The New Face of Piracy — Everyone

Portfolio Marketing Manager

The next generation of pirated content is proving hard to resist for a broad base of users.

Offering unlimited access to shows, movies, music and games, packages now arrive with a slick interface that replicates, or in some instances, are easier to use then your legitimate streaming service.

These over the air streams, add-ons, social media and live streaming posts have changed the face of pirating. No longer is it the more tech-savvy users, scouring illicit torrent sites looking for the latest leak, but now people who would never think of pirating a show via torrent, or don’t have a clue what a “Cyber Locker” is, are loading up their streaming devices and using web browsers and mobile apps to access this stolen content.

“Kodi and the plugin system and the people who made these plugins have just dumbed down the process,” Dan Deeth, spokesperson for network-equipment company Sandvine, said in an article for Wired. “It's easy for anyone to use. It’s kind of set it and forget it. Like the Ron Popeil turkey roaster.”

The impact of this is significant. A recent study indicates that 6.5 percent of televisions in North America are accessing known pirated subscription services. That equates to 7 million potential subscribers and $4.2 billion per year going to pirates instead of legitimate channels. And that’s just those that have been detected, leaving millions of potential sets accessing illegal content unaccounted for.

While the bad news is that these channels have opened pirated content up to an entirely new demographic, the good news is that you can convert these people into legitimate consumers. Targeting those who would be more willing to pay, you can turn these current pirates back into paying customers.

As an example, a 2017 report from the International Federation of the Phonographic Industry (IFPI), whose global mission is to “promote the value of recorded music, safeguard the rights of record producers and expand the commercial uses of recorded music,” shows an increase of $9.4 billion dollars (19.1 percent) in digital revenue. People don’t mind paying for a legitimate service, and often those who pirate do indeed subscribe to a reputable service.

If they’re willing to pay, why the increase in piracy?

Some of the most common responses are difficulty to access, delayed availability, region and licensing issues and not being able to afford (or not wanting) subscriptions to so many services to watch the content they want.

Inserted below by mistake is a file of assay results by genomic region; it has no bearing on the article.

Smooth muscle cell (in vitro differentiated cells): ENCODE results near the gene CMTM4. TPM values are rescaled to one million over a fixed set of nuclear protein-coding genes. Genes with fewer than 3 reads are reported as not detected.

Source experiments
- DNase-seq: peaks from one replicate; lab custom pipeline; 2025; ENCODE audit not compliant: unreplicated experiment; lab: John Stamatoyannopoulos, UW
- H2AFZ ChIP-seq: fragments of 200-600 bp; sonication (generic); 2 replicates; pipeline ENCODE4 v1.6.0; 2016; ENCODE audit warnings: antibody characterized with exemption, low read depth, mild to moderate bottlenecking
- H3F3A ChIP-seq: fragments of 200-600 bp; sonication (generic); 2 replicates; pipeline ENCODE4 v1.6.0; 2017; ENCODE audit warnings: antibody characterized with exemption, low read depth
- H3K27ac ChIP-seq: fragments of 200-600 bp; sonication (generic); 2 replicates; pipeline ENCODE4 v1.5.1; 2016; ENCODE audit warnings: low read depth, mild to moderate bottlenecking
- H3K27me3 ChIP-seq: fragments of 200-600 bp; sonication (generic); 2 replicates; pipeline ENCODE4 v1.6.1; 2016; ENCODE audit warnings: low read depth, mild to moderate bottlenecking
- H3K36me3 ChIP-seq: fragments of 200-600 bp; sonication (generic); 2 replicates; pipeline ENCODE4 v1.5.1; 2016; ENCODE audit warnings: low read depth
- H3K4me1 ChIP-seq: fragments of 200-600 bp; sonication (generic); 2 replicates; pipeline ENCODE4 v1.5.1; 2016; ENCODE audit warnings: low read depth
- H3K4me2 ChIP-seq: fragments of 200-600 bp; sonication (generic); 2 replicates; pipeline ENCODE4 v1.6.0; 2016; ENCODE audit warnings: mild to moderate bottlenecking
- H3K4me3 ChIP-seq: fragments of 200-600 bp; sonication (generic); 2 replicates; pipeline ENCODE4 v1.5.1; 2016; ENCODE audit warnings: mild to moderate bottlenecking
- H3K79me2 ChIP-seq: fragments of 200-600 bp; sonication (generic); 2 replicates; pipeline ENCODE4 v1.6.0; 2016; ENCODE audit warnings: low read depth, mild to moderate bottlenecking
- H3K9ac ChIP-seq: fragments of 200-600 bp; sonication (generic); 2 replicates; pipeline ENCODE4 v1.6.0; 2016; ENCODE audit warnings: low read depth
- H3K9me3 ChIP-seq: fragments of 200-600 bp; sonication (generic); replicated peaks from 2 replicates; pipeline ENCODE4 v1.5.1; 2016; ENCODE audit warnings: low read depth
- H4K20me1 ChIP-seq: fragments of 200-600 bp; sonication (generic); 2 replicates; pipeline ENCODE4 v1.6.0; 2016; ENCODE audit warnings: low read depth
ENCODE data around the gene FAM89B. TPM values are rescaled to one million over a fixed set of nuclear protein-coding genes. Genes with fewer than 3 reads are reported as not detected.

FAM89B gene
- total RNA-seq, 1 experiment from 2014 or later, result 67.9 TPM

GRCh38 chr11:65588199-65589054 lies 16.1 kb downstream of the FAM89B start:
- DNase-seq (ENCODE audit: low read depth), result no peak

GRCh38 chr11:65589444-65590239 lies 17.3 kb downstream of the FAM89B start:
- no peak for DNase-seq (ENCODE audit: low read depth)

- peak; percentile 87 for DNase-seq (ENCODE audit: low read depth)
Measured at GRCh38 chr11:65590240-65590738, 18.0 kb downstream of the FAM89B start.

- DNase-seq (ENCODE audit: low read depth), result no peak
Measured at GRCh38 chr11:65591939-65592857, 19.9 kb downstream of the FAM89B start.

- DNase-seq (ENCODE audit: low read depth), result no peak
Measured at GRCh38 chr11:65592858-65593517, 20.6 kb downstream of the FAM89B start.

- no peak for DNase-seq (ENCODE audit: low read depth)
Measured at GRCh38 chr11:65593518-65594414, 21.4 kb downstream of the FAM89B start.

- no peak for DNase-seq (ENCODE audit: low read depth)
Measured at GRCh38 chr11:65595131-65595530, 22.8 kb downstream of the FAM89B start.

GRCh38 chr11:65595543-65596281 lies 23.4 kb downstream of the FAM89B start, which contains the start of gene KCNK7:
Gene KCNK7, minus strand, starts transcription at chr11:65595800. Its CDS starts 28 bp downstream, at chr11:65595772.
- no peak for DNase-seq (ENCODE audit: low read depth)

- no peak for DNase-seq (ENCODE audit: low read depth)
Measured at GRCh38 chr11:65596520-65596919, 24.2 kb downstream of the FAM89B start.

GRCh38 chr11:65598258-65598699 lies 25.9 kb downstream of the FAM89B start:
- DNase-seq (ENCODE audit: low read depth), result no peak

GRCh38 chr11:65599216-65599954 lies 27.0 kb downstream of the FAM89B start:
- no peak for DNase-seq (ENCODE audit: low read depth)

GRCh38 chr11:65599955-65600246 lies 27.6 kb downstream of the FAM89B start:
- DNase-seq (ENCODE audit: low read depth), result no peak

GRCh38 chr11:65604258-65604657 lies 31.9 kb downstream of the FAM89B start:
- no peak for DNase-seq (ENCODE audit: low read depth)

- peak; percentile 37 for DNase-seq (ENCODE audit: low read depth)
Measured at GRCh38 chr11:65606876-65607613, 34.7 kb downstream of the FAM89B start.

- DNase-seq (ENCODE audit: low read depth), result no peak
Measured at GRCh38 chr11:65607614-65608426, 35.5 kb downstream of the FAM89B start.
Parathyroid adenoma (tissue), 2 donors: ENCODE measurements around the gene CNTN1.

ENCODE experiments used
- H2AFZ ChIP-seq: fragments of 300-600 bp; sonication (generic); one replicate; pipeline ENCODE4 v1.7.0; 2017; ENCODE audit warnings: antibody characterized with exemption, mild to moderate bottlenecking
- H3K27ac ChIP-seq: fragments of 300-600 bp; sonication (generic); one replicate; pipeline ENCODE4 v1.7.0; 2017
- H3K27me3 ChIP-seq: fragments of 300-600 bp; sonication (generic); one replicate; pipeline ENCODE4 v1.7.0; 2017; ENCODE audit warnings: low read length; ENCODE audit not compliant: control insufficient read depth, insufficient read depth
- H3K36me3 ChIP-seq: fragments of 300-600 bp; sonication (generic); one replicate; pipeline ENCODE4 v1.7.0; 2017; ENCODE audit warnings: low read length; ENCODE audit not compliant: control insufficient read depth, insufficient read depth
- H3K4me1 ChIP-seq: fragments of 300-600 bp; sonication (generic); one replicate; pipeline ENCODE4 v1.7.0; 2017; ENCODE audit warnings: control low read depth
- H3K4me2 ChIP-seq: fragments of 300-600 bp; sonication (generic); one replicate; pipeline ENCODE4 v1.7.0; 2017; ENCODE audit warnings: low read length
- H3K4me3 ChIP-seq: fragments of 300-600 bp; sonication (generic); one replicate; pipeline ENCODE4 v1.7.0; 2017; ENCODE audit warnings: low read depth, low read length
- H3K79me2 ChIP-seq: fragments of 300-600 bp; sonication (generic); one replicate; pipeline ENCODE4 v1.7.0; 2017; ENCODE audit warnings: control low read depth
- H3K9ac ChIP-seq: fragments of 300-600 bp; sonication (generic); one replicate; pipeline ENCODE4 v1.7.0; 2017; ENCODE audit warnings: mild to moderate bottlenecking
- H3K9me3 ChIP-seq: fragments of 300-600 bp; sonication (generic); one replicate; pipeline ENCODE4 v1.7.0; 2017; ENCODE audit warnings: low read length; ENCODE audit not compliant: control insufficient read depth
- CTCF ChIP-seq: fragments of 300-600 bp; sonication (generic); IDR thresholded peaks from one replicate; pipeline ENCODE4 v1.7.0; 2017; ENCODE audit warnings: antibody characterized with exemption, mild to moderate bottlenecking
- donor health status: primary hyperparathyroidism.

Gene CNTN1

What can I do about it?

Reframe your perception of who is pirating your content. Certainly, there will always be those out there who will do nothing but pirate, and of course, they do nothing to contribute to your revenue. However, there are those who are willing to pay, and that is the audience who you need to target.

Tips:
• Make sure they know all the channels where they can find your content.
• Make the price point attractive, which lowers the barrier to switch.
• Highlight the benefits of legitimate content – higher quality, consistent access, etc.
• Engage this group like they are customers waiting to be converted, not criminals.

From a protection standpoint, there are a number of tactics that have proven successful in combating latest threats of piracy:
Use a vendor who is in tune with how the industry is changing. Knowing how and who is accessing this digitally pirated material will help target your program.
New channels are too vast to monitor and enforce on without help from technology. Make sure you are engaging with a partner who is has the ability to cover these channels and who uses the latest in scanning, watermarking/fingerprinting, removal and reporting techniques.
Build worldwide relationships, from platforms to ISPs. Being able to call upon a global network to help remove this content is critical and will increase your chance of success.

It is as important as ever that your partner be sophisticated enough to deal with these new challenges. If you would like to learn more, contact MarkMonitor today.

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Alison Simpson
With more than 13 years’ experience in the domain industry, Alison has managed all aspects of Corporate Domain Managem... More